All readings begin at 4:10 pm in the Cheever Room of Finn House,
102 W. Wiggin St., Gambier, Ohio.
Thursday, January 26th
Matt Kish was born in 1969 and lives in the middle of Ohio. After stints as a cafeteria cook, a hospital registrar, a bookstore manager, and an English teacher, he ended up as a librarian. Inspired by one of the world’s greatest novels, he set out on an epic voyage of his own one day in August 2009. More than one hundred and fifty years following the original publication of Moby-Dick, Kish began illustrating Herman Melville’s classic, creating images based on text selected from every page of the 552-page Signet Classics paperback edition. Completely self-taught, Kish refused to set any boundaries for the artwork and employed a deliberately low-tech approach in response to the increasing popularity of born-digital art and literature. He used found pages torn from old, discarded books, as well as a variety of mediums, including ballpoint pen, marker, paint, crayon, ink, and watercolor. By layering images on top of existing words and images, Kish has crafted a visual masterpiece that echoes the layers of meaning in Melville’s narrative. In retrospect, Kish says he feels as foolhardy as Ishmael, the novel’s narrator, and as obsessed as Captain Ahab in his quest for the great white whale. “I see now that the project was an attempt to fully understand this magnificent novel, to walk through every sun-drenched word, to lift up all the hatches and open all the barrels, to smell, taste, hear, and see every seabird, every shark, every sailor, every harpooner, and every whale,” he says. “It was a hard thing, a very painful thing, but the novel now lives inside me in a away it never could have before.” Kish spent nearly every day for eighteen months toiling away in a small closet he converted into an art studio. In order to share the work with family and friends, he started the blog “One Drawing for Every page of Moby-Dick,” where he posted art and brief description about his process on a daily basis. Tin House Books published the collected drawings in 2011 as Moby-Dick in Pictures: One Drawing for Every Page.
Thursday, February 9th
Amit Majmudar is a diagnostic nuclear radiologist and an award-winning poet whose work has been featured in The Best American Poetry 2007, the New Yorker, and Poetry magazine. His first poetry collection, 0°, 0°, was published by Northwestern University Press in 2009, and a novella, Azazel, was serialized in The Kenyon Review. Partitions, a novel about the India/Pakistan border came out in 2011 from Metropolitan Books. A second book of poems, Heaven and Earth, was published by Story Line Press in 2011.
Andrew Hudgins is the author of American Rendering: New and Selected Poems (Houghton Mifflin Harcourt 2010), Shut Up, You’re Fine: Poems for Very, Very Bad Children (Overlook Press 2009), Ecstatic in the Poison (Sewanee/Overlook Press 2003), Babylon in a Jar (Houghton Mifflin 1998), The Glass Anvil (University of Michigan 1997), Saints and Strangers, After The Lost War: A Narrative, The Never-Ending: New Poems, The Glass Hammer: A Southern Childhood. Hudgins is the recipient of the Witter Bynner Award of the American Academy and Institute of Arts and Letters and a Guggenheim Foundation Fellowship. He was a finalist for the Pulitzer Prize for Saints and Strangers, and finalist for the National Book Award for After the Lost War. He received The Poet’s Prize for After the Lost War and the Haines Prize for poetry from the Fellowship of Southern Writers. He has also recieved The Taft Distinguished Faculty Award, the Ohioiana Award for lifetime contributions to poetry in Ohio and two NEA fellowships. In 2007, he was inducted into the Fellowship of Southern Writers.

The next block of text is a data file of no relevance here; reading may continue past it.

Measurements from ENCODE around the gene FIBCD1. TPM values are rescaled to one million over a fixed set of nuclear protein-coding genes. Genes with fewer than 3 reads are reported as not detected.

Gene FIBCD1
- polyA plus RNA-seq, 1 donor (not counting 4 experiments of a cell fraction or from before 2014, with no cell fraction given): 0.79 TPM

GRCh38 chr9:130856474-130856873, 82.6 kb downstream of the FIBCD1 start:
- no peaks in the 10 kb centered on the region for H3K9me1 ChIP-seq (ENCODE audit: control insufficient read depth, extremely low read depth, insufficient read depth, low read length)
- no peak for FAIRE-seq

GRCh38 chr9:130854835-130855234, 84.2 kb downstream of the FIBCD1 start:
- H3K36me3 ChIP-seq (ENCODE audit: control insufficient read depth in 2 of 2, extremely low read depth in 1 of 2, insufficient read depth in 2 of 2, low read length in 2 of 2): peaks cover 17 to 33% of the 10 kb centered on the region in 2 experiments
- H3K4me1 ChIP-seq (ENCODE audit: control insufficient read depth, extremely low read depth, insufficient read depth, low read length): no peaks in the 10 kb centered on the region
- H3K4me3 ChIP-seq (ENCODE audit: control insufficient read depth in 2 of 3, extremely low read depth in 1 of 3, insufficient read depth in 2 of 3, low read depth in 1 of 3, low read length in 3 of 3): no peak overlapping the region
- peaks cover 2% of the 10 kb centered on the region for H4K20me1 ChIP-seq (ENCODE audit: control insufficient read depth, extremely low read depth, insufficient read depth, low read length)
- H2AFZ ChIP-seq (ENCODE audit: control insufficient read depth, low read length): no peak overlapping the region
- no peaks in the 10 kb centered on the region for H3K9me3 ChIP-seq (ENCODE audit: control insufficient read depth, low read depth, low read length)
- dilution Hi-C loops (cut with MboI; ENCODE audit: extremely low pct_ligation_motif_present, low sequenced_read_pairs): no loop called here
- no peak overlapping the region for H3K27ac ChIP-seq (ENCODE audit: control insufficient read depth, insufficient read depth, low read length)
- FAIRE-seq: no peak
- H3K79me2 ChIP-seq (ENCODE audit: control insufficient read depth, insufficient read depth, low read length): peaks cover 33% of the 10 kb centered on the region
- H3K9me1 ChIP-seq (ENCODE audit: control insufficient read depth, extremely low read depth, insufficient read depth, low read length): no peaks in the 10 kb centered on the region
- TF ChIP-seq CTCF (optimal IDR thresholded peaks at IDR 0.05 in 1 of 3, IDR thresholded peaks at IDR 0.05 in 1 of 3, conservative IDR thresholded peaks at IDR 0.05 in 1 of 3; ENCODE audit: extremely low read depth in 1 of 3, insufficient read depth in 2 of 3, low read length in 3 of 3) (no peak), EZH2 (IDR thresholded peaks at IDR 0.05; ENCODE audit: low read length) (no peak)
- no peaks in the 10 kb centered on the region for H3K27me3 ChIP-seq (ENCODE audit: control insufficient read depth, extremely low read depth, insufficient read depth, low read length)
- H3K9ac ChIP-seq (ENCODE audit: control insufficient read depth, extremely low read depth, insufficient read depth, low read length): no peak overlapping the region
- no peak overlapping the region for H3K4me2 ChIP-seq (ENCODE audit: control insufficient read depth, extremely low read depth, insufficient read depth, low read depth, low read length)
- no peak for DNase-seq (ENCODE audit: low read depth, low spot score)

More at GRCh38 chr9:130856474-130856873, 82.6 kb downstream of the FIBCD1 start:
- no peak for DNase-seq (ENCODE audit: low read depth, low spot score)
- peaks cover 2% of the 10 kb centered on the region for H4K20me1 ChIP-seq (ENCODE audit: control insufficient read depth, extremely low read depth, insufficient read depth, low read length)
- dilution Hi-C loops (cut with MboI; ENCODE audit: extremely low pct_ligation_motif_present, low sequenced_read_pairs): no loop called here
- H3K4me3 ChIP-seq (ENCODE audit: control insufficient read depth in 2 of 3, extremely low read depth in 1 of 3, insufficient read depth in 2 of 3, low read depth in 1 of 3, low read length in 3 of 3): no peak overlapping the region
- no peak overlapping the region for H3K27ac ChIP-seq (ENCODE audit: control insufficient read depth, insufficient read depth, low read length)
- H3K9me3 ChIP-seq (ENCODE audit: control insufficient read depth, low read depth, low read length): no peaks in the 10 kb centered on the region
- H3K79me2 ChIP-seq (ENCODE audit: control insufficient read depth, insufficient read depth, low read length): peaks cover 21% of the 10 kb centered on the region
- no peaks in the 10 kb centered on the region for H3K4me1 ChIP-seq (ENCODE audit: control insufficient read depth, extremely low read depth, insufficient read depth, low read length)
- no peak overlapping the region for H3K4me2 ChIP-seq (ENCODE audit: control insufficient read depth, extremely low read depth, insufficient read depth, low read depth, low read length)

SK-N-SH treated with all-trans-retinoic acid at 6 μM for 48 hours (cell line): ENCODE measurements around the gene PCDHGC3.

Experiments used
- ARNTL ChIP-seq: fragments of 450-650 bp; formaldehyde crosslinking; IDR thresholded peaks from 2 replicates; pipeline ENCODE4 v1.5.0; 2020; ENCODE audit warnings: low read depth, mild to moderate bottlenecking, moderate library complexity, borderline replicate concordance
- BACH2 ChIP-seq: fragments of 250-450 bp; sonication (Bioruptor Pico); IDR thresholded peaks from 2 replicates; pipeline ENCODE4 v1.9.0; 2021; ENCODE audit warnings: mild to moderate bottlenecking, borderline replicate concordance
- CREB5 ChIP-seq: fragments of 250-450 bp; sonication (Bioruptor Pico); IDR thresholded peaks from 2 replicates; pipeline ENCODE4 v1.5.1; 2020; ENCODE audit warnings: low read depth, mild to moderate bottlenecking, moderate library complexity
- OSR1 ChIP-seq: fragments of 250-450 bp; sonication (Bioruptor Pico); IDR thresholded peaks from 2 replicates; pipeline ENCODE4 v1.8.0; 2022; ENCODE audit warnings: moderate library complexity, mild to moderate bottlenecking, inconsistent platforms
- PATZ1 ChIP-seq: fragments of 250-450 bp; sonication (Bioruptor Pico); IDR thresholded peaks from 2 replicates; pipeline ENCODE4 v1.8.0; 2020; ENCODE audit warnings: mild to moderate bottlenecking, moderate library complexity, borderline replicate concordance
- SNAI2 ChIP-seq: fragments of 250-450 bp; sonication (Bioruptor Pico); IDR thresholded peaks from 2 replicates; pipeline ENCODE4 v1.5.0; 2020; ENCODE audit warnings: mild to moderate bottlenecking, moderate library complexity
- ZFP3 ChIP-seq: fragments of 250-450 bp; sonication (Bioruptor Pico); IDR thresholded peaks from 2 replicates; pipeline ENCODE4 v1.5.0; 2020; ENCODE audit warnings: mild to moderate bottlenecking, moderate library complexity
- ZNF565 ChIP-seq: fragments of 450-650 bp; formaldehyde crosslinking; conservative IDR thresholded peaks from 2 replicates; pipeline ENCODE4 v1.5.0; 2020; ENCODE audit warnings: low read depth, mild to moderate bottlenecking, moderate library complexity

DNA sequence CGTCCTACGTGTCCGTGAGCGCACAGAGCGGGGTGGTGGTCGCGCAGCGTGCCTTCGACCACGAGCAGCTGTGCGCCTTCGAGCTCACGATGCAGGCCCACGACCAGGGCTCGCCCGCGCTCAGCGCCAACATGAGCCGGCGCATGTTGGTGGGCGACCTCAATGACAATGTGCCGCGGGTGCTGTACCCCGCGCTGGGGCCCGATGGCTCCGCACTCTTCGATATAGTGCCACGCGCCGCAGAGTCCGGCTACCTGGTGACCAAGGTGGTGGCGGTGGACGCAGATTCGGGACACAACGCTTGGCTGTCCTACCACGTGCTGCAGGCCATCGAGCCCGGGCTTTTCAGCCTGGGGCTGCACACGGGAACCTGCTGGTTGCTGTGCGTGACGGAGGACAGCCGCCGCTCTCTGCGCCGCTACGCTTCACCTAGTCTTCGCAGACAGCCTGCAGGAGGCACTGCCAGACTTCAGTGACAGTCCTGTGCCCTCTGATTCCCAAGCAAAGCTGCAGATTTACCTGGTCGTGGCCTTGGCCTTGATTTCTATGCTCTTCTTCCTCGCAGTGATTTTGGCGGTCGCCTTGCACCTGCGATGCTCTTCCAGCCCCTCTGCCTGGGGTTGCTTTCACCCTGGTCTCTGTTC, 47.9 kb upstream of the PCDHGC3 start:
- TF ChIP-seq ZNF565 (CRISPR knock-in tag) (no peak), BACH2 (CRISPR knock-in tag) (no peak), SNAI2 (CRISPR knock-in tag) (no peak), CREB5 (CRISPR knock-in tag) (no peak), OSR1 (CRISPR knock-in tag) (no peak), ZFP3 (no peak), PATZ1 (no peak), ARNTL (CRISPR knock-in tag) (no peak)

Thursday, February 23rd
Michael Dumanis teaches literature and creative writing at Cleveland State University, where he serves as Director of the Cleveland State University Poetry Center and edits the books in their poetry series. His first collection of poems, My Soviet Union, won the Juniper Prize for Poetry and was published in 2007 by the University of Massachusetts Press. He is also the co-editor, with poet Cate Marvin, of the anthology Legitimate Dangers: American Poets of the New Century and the Section Editor for the poetries of Bulgaria, Czech Republic, Macedonia, Russia, and Slovakia in the Graywolf Press anthology The New European Poets, edited by Kevin Prufer and Wayne Miller. His poems have appeared in such journals as Conduit, Crazyhorse, Denver Quarterly, New England Review, Post Road, Prairie Schooner, and Verse, and his writing has been recognized with a Fulbright Fellowship, a James Michener Fellowship in Fiction, a grant from the Ohio Arts Council, and fellowships to Yaddo, the Wesleyan Writers’ Conference, the Sewanee Writers’ Conference, the Headlands Center for the Arts, and the Civitella Ranieri Center in Umbertide, Italy.
Andrew Grace lives in Gambier, OH with his wife Tory and daughter Lily. His books include Sancta (Ahsahta Press, 2012), Shadeland (Ohio State University Press, 2008), and A Belonging Field (Salt Publishing, 2002). Grace was chosen runner-up for the 2009 Sawtooth Poetry Prize by Rae Armantrout. In 2008-2010, he was a Stegner Fellow at Stanford University. He currently serves as a consulting editor for The Kenyon Review.